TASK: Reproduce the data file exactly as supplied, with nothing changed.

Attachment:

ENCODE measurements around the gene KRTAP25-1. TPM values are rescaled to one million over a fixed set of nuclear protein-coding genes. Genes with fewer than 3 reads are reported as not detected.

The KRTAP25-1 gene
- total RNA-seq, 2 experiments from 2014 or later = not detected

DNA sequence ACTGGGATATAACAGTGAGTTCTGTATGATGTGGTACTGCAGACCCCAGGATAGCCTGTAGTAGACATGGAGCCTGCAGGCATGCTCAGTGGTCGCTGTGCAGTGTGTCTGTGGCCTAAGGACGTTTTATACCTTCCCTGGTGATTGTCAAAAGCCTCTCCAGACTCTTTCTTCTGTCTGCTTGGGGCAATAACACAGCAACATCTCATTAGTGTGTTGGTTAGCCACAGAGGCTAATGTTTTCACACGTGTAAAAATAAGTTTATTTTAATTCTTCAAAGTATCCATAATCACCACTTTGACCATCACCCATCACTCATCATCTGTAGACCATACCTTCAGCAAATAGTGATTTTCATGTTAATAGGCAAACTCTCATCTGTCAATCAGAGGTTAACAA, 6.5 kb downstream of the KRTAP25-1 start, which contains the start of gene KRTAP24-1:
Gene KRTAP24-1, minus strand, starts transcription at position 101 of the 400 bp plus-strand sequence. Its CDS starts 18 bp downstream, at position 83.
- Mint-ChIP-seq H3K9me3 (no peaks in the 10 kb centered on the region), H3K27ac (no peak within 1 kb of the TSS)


ENCODE measurements around the gene KRTAP25-1. TPM values are rescaled to one million over a fixed set of nuclear protein-coding genes. Genes with fewer than 3 reads are reported as not detected.

The KRTAP25-1 gene
- total RNA-seq, 2 experiments from 2014 or later = not detected

DNA sequence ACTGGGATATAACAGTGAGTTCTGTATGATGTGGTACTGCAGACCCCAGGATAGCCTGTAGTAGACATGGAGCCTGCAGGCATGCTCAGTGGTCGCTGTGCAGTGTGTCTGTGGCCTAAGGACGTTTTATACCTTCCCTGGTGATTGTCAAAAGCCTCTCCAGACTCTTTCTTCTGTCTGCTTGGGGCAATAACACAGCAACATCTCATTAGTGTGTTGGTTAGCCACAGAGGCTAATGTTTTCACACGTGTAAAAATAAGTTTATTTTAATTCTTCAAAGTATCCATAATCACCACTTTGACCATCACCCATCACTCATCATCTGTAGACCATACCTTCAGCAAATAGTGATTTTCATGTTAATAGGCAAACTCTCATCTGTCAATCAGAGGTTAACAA, 6.5 kb downstream of the KRTAP25-1 start, which contains the start of gene KRTAP24-1:
Gene KRTAP24-1, minus strand, starts transcription at position 101 of the 400 bp plus-strand sequence. Its CDS starts 18 bp downstream, at position 83.
- Mint-ChIP-seq H3K9me3 (no peaks in the 10 kb centered on the region), H3K27ac (no peak within 1 kb of the TSS)